Saturday, September 19, 2015

Rights for Sex Robots?

Do we need to confer basic rights to inanimate objects in order to prevent abusive use and promote respect to objects that technically are considered devoid of any life?

The question begun to perpetuate the air waves after the debate for and against the development of a sex robot is expected to become hotter. According to BBC,the debate "now includes very vocal social backlash pertaining to the human use of robots for sex."

Leading the backlash is robot ethicist Kathleen Richardson and the Campaign Against Sex Robots. The organization wants a ban on the development of sex robots and argues on its website that they, "Are harmful and contribute to inequalities in society. We believe that an organized approach against the development of sex robots is necessary in response the numerous articles and campaigns that now promote their development without critically examining their detrimental effect on society."

The organization added that "as humanoid robots become more widespread it is necessary to develop an engaged ethical response to the development of these new technologies."

The campaign proposes the following:
  1. We propose to campaign to support the development of ethical technologies that reflect human principles of dignity, mutuality and freedom.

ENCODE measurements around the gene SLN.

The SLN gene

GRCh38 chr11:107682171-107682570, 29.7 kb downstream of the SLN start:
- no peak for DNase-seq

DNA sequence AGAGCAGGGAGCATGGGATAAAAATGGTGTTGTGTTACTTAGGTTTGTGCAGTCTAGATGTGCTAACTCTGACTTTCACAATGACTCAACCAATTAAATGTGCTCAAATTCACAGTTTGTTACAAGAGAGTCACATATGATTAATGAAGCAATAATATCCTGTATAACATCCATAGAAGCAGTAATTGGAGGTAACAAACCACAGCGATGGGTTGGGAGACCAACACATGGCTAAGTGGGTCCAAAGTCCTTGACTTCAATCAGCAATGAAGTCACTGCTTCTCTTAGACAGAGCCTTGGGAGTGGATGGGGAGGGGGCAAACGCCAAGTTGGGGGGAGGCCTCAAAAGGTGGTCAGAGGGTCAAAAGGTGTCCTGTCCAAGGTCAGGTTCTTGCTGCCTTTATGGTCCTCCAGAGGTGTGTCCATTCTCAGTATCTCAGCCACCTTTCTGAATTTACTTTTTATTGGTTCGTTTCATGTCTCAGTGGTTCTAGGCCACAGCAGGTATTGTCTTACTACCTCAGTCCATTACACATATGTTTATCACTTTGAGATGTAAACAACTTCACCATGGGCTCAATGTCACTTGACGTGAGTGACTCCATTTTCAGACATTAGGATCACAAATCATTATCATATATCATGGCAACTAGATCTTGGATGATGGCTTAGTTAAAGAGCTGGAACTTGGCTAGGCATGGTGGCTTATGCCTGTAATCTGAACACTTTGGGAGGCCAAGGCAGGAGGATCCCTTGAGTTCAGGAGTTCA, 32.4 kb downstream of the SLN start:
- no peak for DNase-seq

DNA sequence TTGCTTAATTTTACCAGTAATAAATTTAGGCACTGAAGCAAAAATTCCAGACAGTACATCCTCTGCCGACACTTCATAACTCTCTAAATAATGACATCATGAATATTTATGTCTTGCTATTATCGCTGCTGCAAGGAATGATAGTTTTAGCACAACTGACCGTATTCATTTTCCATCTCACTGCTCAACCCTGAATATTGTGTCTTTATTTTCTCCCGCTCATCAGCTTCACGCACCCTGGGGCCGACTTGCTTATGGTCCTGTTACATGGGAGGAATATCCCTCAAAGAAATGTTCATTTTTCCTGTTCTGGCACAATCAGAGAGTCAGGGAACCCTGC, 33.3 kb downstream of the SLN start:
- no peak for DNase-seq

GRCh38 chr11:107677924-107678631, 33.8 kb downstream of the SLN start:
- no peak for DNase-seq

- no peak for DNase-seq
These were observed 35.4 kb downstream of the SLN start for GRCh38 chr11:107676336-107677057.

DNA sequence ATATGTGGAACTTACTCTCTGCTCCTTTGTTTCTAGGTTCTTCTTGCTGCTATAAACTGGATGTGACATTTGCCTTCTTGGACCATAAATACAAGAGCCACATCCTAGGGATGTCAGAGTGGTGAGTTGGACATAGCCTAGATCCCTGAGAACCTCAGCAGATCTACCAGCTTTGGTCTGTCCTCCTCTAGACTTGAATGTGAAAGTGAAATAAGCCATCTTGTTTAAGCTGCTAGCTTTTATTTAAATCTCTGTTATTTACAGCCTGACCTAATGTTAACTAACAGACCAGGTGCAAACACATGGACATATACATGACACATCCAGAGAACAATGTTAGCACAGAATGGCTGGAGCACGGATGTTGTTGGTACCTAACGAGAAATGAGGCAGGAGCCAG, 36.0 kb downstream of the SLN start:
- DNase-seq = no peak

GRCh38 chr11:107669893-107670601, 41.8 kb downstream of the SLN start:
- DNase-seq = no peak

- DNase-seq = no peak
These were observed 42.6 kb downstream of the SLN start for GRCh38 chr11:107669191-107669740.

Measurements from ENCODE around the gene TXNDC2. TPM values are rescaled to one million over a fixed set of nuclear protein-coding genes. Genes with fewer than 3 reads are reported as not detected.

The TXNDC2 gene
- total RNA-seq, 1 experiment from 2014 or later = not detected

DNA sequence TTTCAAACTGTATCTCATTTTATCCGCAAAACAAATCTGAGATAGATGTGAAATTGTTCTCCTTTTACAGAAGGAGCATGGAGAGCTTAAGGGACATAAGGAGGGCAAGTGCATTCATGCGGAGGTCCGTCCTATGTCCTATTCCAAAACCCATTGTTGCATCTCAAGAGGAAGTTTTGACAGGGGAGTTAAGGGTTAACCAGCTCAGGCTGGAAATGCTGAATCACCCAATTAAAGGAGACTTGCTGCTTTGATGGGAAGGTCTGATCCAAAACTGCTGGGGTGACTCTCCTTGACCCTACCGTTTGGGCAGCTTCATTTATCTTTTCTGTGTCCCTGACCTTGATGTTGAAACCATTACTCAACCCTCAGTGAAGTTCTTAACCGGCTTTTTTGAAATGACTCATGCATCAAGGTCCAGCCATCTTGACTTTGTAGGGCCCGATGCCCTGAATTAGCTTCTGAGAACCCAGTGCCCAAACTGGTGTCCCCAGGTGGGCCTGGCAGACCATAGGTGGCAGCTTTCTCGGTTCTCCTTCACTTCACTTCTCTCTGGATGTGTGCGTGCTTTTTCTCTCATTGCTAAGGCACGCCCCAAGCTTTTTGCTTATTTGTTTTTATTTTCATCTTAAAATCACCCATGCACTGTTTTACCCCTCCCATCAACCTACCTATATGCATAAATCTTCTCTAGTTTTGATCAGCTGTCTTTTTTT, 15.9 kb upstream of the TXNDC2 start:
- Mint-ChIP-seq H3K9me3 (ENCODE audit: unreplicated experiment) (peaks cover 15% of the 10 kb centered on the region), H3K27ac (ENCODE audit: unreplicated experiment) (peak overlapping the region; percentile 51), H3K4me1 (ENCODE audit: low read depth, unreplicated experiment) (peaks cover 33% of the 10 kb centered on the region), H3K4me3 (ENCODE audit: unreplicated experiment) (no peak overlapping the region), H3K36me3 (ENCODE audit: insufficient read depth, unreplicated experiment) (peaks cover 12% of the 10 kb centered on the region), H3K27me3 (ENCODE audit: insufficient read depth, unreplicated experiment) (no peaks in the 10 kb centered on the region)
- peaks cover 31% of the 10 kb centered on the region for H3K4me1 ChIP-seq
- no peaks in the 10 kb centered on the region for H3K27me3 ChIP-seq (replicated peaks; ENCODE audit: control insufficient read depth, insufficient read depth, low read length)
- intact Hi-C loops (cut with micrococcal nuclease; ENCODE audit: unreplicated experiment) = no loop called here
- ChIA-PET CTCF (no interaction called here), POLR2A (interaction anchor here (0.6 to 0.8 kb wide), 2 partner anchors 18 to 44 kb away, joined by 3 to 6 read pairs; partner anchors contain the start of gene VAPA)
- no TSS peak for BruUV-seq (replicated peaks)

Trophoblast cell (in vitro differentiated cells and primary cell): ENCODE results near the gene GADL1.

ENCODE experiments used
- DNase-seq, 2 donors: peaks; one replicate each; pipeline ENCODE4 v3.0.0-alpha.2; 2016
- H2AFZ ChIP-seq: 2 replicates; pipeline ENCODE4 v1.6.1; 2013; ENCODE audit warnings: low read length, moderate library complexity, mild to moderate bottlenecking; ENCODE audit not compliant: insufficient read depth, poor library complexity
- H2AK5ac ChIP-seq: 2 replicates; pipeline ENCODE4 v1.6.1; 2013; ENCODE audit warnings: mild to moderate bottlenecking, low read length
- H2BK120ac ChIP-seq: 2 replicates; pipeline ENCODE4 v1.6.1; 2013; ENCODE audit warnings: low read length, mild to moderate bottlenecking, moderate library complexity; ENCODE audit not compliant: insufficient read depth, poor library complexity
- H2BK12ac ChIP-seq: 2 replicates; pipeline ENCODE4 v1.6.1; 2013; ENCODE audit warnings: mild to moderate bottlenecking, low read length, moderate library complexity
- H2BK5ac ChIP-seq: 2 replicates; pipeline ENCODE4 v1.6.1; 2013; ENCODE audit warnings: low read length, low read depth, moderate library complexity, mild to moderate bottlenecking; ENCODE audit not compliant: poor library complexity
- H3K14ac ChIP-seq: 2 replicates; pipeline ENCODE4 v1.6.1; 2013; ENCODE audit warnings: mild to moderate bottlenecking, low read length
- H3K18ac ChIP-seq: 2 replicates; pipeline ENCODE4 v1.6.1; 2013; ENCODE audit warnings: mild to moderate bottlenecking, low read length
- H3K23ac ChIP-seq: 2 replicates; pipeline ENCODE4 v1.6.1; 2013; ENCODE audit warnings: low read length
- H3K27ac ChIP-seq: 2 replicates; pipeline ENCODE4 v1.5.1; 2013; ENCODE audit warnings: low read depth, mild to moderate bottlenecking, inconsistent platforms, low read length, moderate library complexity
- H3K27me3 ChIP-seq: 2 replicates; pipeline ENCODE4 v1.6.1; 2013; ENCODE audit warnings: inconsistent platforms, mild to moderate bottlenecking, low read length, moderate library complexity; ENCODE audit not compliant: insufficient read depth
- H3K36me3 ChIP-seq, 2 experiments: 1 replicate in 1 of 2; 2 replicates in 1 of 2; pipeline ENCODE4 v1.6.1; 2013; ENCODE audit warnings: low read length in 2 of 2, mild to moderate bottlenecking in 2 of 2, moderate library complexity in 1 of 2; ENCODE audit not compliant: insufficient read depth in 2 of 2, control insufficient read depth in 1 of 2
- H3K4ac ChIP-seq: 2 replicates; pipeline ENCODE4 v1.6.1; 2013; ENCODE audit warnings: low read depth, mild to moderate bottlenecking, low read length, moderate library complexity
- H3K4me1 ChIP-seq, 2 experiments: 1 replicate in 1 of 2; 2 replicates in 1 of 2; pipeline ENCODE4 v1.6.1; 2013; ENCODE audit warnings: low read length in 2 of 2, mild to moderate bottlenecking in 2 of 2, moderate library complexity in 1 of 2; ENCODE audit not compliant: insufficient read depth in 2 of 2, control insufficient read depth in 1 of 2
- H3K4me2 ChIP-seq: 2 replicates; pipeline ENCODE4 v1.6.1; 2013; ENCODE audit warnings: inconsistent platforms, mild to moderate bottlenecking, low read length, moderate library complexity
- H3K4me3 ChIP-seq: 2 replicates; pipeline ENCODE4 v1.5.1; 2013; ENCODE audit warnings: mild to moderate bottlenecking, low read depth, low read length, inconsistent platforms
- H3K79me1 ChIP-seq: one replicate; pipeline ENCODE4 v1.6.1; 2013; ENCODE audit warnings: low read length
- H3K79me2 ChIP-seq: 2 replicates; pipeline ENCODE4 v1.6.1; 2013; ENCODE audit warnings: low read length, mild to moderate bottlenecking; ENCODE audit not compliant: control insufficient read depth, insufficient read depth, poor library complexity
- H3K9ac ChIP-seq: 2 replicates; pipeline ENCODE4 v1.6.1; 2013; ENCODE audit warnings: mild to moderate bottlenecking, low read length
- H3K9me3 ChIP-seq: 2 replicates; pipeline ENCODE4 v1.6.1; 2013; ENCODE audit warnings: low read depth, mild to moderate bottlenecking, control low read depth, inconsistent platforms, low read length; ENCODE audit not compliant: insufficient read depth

2. All human beings regardless of age, gender and class have the right to have their subjectivity recognized, but not at the expenses of anothers' through violence, discrimination or coercion.
In the opposing corner is Douglas Hines, Chief Executive of True Companion, a company that is currently developing a sex robot called Roxxxy. According to Hines, Roxxxy is designed to be used as more of an intimate companion than a tool for manipulation, but at US$ 7,000, Roxxxy is no cheap date.

Hines told the BBC, "We are not supplanting the wife or trying to replace a girlfriend. This is a solution for people who are between relationships or someone who has lost a spouse. People can find happiness and fulfillment other than via human interaction."

The issue is gaining traction. SoftBank, the Japanese designer of Pepper the Robot, has released detailed instructions for proper handling and interaction with Pepper. And, loosely translated, the wording included the following rule: no sex.

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